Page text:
I don’t understand beliefs. Some people seem to have a lot of beliefs. Why have beliefs at all, never mind how ridiculous some of the elaborate ones are. Simple beliefs are often just as absurd.

    So much social energy gets consumed with trying to understand other people’s beliefs. Why bother?

  47. nihil obstet

    bruce, it’s kind of like playing 4-suit spider solitaire. You know you’re going to lose at least 80% of the time, but there’s this addictive urge to keep playing.

  48. Marcus Gardner

    “So much social energy gets consumed with trying to understand other people’s beliefs. Why bother?”

    laugh out loud at that one…tell me about it.

    Yeah I think many people miss that understanding (or trying t0 understand) another’s beliefs can happen in organic and very not organic ways. Most public forums (twitter, newsmedia, facebook, website comments, group meetings, committees, protests, advertisements) are inorganic. There’s absolutely no real relationship between the two parties – even if they know each other in real life – so it’s just a free for all of rhetoric and a chance to really and fully identify with whatever ideas are being put on show.

    Beyond that is the great big realm called real life, which, sadly, seems to be shrinking more and more, because from what I can tell people seem content to bop around with others whose beliefs match theirs, and then reserve their “praxis” for the above staged battles.

    I was involved with a wilderness school for a good decade and a half, and the one thing I took from that is that beliefs don’t facking matter at all. Once it comes down to day-to-day survival and caretaking of oneself and others, debate just gets in the way. I also did yearly “community building” weekend retreats with city folks that had nothing to do with wilderness stuff, and the same “rules of the universe,” so to say, regarding being willing to loosely hold one’s story, take one’s head out of one’s ass, and look at other people’s attempts to do the same, applied there.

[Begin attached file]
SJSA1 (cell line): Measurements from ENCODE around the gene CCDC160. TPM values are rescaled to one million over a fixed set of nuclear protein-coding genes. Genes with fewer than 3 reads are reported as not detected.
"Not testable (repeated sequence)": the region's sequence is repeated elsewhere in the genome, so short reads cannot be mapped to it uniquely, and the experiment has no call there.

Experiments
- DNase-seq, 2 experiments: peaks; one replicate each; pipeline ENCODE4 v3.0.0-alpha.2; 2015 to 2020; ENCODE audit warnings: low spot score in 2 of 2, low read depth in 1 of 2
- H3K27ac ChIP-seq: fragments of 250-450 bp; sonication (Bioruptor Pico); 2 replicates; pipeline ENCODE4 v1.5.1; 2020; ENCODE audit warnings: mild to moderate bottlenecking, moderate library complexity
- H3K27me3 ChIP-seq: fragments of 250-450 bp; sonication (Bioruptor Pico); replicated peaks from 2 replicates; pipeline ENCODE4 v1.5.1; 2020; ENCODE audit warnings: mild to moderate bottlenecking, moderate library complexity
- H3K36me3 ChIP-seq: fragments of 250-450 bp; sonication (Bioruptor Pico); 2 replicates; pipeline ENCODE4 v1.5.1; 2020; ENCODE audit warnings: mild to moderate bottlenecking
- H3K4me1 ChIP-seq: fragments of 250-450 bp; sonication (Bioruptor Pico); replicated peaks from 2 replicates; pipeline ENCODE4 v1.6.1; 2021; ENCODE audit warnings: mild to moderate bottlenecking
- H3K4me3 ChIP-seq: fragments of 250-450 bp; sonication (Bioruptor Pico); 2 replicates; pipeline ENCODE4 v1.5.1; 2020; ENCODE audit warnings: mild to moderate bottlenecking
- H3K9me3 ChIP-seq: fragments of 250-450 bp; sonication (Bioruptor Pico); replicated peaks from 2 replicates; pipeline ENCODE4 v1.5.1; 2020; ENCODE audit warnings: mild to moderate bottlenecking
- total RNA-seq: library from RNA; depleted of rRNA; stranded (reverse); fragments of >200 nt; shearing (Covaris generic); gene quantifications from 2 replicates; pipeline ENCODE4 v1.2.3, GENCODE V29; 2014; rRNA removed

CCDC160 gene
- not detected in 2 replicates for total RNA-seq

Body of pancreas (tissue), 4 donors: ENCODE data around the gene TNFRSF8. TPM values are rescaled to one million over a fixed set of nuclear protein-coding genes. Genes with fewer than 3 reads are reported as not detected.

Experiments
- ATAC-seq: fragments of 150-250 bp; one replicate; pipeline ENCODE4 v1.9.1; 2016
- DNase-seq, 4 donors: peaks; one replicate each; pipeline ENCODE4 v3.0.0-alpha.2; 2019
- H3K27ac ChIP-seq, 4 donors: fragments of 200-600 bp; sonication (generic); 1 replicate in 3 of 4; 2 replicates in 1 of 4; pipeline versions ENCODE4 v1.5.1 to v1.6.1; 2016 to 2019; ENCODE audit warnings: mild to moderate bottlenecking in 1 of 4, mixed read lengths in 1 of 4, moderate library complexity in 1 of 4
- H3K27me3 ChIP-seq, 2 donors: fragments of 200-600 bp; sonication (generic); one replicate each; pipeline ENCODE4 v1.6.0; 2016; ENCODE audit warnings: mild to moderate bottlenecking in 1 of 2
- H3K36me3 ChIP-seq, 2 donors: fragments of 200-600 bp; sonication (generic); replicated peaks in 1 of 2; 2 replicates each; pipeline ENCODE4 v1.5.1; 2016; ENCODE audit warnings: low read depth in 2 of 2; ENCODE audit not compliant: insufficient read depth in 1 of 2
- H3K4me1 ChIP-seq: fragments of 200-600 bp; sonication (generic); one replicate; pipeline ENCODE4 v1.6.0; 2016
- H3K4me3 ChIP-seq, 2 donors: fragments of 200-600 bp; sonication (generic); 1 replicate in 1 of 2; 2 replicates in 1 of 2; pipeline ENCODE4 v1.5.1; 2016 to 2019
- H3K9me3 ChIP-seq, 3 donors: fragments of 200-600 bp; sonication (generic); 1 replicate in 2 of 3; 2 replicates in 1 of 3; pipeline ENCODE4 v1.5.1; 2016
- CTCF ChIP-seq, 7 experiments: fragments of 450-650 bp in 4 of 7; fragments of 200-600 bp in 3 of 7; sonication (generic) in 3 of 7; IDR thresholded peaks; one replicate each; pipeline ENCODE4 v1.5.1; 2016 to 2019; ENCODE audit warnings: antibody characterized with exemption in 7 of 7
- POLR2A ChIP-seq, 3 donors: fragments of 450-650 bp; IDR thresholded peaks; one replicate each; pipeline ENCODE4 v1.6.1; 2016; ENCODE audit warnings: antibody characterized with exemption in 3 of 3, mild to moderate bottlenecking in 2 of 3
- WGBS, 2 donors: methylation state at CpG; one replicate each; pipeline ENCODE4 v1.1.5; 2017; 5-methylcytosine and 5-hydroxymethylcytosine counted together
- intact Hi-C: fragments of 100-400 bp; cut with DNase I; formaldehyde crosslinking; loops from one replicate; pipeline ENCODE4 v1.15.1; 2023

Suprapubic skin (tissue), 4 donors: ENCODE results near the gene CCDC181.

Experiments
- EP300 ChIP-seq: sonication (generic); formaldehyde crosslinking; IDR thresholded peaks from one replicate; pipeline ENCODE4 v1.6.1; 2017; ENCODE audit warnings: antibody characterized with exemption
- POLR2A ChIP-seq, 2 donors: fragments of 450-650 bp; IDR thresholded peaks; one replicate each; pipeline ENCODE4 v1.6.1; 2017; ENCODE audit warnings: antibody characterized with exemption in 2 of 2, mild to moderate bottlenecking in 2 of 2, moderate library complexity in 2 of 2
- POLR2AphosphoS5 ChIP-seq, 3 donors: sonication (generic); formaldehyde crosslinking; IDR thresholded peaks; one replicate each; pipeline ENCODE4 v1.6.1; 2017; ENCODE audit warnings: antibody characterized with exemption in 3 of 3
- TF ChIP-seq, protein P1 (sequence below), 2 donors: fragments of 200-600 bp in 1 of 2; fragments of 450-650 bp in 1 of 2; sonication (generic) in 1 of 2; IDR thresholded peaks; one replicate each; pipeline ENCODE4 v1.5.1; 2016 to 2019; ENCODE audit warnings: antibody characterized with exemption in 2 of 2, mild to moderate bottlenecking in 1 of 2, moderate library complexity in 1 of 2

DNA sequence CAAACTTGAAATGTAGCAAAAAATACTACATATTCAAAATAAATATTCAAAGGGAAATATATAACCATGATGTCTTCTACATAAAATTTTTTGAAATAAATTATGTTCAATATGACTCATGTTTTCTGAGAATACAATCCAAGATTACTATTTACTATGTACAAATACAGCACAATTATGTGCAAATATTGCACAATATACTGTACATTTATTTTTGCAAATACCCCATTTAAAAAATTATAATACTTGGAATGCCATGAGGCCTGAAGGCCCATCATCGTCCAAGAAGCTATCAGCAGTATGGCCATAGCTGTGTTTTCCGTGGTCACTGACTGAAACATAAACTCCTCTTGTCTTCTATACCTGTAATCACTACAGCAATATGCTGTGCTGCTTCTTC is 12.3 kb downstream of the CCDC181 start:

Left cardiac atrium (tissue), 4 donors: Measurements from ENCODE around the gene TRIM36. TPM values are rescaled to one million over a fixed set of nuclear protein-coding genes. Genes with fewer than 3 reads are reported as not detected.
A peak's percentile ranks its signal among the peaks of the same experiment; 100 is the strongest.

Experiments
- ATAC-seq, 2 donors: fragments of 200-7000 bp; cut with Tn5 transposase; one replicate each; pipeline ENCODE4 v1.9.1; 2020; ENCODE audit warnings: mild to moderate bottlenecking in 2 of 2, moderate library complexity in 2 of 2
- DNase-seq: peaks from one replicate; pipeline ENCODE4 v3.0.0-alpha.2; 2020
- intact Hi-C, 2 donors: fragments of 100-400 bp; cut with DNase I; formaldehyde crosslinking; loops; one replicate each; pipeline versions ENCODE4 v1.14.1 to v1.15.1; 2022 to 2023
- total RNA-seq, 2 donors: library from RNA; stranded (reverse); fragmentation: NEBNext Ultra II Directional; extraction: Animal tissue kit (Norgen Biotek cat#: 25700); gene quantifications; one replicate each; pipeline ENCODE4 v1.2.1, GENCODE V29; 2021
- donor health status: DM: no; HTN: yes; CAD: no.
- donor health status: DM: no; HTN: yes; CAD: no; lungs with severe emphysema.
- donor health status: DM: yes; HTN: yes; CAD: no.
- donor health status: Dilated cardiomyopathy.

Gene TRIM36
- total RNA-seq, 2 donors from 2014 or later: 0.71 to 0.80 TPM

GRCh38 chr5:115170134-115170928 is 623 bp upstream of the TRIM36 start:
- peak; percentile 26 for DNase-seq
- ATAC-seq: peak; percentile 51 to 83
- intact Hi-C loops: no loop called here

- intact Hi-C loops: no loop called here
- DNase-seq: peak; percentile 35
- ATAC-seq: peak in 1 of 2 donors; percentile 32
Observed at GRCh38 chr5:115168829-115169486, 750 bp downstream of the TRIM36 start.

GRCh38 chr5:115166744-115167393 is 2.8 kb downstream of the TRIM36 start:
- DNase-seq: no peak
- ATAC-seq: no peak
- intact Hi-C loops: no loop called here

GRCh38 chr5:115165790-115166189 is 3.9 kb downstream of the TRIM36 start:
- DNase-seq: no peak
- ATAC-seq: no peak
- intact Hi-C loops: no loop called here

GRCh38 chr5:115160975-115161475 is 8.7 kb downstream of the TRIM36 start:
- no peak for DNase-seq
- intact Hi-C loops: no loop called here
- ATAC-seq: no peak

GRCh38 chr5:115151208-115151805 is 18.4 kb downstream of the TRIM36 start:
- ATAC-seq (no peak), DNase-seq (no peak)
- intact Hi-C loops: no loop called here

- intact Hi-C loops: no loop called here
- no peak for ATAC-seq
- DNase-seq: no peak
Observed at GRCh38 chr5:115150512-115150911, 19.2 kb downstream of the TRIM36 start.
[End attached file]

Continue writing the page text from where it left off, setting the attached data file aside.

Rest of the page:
But then again, eventually both the wilderness school and the community-building organization both got co-opted by the battle over beliefs. So get what ‘real world’ you can while the gettings good.

    And Ian, I keep reading posts of yours (like this one on the domesticating aspect of education) and thinking, “Now he *must* have read my book.” The suspense is killing me….feel free to tell if you find it a long, irritating rant…

  49. Willy

    Until age 12 I lived in a modest starter suburban neighborhood well-stocked with agreeable likeminded kids, adults and teachers with who I had lots of kid fun and adventures. At age 12 we moved cross country to a place less so and I lost contact with my old friends and never returned to visit. So that simple idyllic place became frozen in time for me, a happy but wistful memory.

    Decades later I found that I could go back, thanks to the magic of the internet. What I found disturbed me. A lot. Many changes for the worse. It gave me “beliefs”. I found that some of my old childhood friends have also acquired “beliefs” as well, about what happened. Some similar, others very different from mine.

    But still, I puzzle over the strangeness of some beliefs, this belief that “You’re either with us or you’re against us!!”. My tribe and your tribe must fight to the death. Somebody once told me that it comes from “a need for cognitive closure”, meaning, the uncomfortable emotions felt will continue until one does something about them. Is this enough to make me want to storm the capitol? No, not yet.